The road to Eurovision 2021 in Rotterdam is long and there are many uncertainties ahead due to the ongoing pandemic. But in the spirit of optimism I’m putting 2020 to the side and imagining how an ideal Eurovision cycle might look. Here are five of my personal hopes for the year ahead.
1. More participating countries
Fifty-two countries have participated at Eurovision over the years. What would be a better symbol for the year after the pandemic than having all of them come back? (Except for Yugoslavia and Serbia & Montenegro, for obvious reasons).
Morocco, Luxembourg, Monaco, Andorra, Turkey, Slovakia, Bosnia & Herzegovina, Hungary and Montenegro have all left the competition over the years. Kazakhstan has been eager to debut for quite some time. And other countries like Tunisia and Lebanon almost took part on one occasion…only to withdraw before their debut.
Having them back would extend the family to more than 50 countries, which would mean semi-finals with 25 entries, or even another show. It seems difficult, but who would have thought in the early 2000s that there would be 43 countries participating some years later?
Bonus: You’d get a wiwibloggs poll for who was the best returning country or even a video, as in 2016, when two returning countries placed inside the Top 4.
2. National finals everywhere
In recent years, some countries have consistently decided to select their entries internally, and it’s proven to be a very effective choice. In fact, our last winner, Duncan Laurence, was picked by the broadcaster. Some others, like Bulgaria, have mastered the art of building hype around their choices.
But, let’s be honest, there’s nothing like a good national selection. You get loads of new artists, lots of great songs and a lot of trainwrecks and assorted disasters. “Colourful” Belarusian castings, classy Sanremo marathons, Melodifestivalen pop-perfection — all of them are highlights of the year, but we definitely need more.
'GIVE US THE WINNER! GIVE US THE NAME!! GIVE US THE SOoOoONG!!!' – all of us watching Sanremo 2020 at 2AM CET #EurovisionAgain
— Bruno ? (@euro_bruno) June 20, 2020
por favor no permitáis que esto se olvide pic.twitter.com/Q9vbVukxFo
— bollerón (@ChouBisnes) November 4, 2018
3. Broadcasters coordinating their shows
Basically we need the shows spread out because the national final season is so short. It’s basically six weeks, from early February to mid-March, during which, in my ideal scenario, we’d have around 50 shows.
It’s too intense. Multi-tasking may be fine for a while, but it’s about time that broadcasters coordinate their timetables. You can’t expect us to have all of our family’s devices switched on to other countries’ public TVs for six Saturdays in a row.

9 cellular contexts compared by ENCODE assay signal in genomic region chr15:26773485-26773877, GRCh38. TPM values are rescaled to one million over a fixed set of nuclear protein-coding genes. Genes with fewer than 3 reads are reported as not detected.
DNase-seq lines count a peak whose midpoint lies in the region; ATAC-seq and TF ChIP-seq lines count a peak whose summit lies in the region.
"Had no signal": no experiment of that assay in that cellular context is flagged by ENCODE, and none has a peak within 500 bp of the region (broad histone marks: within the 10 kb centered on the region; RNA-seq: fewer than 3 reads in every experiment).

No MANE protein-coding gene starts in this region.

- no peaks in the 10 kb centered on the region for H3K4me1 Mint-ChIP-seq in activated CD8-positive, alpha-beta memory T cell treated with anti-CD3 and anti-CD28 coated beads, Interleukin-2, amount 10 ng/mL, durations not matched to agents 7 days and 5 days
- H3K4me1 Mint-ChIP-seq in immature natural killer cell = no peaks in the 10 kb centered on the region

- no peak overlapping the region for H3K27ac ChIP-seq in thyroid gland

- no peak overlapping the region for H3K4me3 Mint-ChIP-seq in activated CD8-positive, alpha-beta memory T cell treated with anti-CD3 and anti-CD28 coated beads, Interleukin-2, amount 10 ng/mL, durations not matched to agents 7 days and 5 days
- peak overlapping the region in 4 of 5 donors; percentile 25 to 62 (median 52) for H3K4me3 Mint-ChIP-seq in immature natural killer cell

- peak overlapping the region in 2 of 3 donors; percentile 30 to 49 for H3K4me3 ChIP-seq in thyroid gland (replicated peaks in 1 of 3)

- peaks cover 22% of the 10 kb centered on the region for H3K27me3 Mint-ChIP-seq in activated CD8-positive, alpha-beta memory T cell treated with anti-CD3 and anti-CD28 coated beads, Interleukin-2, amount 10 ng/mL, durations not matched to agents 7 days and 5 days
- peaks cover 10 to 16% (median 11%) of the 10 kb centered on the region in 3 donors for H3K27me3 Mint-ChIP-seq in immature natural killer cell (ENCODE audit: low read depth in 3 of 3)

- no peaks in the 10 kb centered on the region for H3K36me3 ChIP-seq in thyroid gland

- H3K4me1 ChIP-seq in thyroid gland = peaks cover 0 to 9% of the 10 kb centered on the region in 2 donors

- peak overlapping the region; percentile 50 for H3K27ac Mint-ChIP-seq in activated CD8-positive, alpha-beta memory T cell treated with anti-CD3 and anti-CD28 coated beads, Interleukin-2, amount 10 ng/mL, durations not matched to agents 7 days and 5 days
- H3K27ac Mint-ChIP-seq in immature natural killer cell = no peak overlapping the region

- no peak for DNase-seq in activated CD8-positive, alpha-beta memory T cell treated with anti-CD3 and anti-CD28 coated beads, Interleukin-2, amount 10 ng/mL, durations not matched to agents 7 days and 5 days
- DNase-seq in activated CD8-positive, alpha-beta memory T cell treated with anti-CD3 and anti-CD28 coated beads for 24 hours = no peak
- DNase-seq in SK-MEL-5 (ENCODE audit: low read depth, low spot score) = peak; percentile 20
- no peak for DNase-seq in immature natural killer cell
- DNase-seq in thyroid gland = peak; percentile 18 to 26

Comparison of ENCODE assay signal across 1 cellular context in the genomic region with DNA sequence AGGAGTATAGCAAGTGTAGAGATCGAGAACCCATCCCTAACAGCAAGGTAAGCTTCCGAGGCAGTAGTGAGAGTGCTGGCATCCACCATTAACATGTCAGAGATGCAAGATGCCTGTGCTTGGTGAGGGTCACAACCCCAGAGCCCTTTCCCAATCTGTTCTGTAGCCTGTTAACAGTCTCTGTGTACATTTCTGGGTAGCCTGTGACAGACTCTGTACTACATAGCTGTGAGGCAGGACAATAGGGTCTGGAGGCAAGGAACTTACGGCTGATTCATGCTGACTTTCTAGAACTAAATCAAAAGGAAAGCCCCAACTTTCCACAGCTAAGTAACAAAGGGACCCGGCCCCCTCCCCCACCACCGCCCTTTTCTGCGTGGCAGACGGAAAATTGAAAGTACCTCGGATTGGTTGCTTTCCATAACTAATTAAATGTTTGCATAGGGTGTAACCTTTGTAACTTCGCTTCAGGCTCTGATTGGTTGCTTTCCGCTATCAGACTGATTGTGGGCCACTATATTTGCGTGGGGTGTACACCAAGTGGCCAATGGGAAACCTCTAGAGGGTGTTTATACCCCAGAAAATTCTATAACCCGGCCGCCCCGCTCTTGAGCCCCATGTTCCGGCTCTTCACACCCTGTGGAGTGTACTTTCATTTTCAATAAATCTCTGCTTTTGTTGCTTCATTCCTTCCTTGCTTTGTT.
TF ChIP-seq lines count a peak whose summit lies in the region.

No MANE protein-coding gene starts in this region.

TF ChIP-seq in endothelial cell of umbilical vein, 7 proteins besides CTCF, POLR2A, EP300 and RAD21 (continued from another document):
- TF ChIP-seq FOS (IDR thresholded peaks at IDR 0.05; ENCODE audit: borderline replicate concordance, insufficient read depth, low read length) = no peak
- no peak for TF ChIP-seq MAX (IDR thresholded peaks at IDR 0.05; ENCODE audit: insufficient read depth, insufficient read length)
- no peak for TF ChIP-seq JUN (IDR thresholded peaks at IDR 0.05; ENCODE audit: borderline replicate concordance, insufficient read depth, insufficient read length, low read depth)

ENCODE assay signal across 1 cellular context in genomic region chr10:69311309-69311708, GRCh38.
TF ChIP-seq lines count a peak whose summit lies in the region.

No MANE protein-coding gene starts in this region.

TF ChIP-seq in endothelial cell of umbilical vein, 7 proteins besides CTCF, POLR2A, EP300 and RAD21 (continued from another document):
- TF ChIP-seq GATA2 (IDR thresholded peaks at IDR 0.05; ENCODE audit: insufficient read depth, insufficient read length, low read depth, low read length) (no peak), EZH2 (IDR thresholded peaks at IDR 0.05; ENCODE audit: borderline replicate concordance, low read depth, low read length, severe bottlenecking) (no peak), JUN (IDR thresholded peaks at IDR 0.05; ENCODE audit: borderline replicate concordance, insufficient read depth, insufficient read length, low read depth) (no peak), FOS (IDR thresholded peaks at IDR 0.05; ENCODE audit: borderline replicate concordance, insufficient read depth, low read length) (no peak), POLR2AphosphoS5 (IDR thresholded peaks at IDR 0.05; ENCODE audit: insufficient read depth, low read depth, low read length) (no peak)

ESC Fans during super saturday night https://t.co/8CRrjZ0Z63
— Hope Nook (vive la thune) ? ?????? (@N_Monchauzou) April 1, 2020
We’re one of the most dedicated fandoms in the world, and we deserve to have a decent programme in which we could have one show after the other to spend our Winter nights listening to new music and bashing them on Twitter. EBU, take notes.
4. Having all songs on streaming platforms
Yes Malta, I’m looking at you. It’s 2021, for God’s sake — let’s have all entries on the streaming platforms. Having to listen to some potential Eurovision entries with the lowest quality Youtube video with a static picture of the singer from three years ago is archaic.
In recent years, some entries have not been uploaded to streaming platforms until April. It’s exhausting for fans.
destiny put it on spotify pic.twitter.com/MtlcvwmyXq
— matt?? (@dripdropesc) April 19, 2020
And, to be fair, if a medieval cover of “Hips don’t lie” has been able to enter all platforms, why can’t a potential Eurovision entry?
5. Moving past “pleasant”
Countries with national finals tend to choose safe ballads over edgier, funnier or brighter entries which quickly become fan favourites. No more Erika Vikmans coming second; enough Elvana Gjatas beaten by power ballads.
Eurovision is usually filled with dying screaming ladies, and we could spare some of them for some true bops. Also, cute guitar entries have already had their slice of cake at the contest. We can live without them for a while.
We’re talking big bangers, out of the box performances, fun entries… just something eye and ear-catching! Nobody needs a thousand ballads about how dramatic 2020 has been, nor happy clappy entries about being all in this together. Europe, stop doing what you’ve done from the first year this contest started. It’s 2021 and we’re overcoming a pandemic.
What does YOUR ideal Eurovision season look like? What are your hopes for 2021? Share your ideas in the comment section below!